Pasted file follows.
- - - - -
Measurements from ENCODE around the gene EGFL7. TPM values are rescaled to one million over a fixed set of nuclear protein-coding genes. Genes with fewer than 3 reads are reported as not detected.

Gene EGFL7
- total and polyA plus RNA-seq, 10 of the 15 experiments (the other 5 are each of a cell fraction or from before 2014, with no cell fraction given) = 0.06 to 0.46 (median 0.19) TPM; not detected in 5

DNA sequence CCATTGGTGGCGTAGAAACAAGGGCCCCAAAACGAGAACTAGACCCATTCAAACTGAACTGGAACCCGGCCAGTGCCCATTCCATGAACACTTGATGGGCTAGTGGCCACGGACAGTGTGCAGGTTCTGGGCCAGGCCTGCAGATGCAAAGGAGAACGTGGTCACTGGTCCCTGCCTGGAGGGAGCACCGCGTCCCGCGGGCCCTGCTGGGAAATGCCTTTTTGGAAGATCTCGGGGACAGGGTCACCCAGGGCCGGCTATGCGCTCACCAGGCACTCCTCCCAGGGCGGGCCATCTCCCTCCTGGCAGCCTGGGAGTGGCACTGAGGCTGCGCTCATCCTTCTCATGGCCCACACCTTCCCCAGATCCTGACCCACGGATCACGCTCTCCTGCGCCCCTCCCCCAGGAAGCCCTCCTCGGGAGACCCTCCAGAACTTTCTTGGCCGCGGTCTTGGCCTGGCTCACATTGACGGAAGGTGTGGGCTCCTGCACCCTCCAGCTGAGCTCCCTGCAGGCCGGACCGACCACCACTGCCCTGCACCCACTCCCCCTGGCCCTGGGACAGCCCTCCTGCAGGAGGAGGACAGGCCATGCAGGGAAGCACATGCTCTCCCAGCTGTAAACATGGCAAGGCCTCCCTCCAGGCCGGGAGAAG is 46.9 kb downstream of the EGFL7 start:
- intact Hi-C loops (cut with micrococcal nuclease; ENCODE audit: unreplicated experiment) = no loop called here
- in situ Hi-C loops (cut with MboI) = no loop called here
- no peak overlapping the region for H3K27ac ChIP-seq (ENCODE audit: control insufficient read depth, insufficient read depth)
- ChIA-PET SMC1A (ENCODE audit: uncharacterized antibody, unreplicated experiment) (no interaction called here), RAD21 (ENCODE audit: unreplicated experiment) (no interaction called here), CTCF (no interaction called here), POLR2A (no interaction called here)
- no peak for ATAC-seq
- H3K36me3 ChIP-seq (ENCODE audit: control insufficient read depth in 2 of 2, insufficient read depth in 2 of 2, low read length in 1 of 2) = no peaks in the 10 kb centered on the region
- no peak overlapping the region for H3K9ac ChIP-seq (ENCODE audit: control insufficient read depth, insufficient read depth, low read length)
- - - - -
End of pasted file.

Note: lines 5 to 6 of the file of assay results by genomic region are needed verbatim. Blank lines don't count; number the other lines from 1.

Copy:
- intact Hi-C loops (cut with micrococcal nuclease; ENCODE audit: unreplicated experiment) = no loop called here
- in situ Hi-C loops (cut with MboI) = no loop called here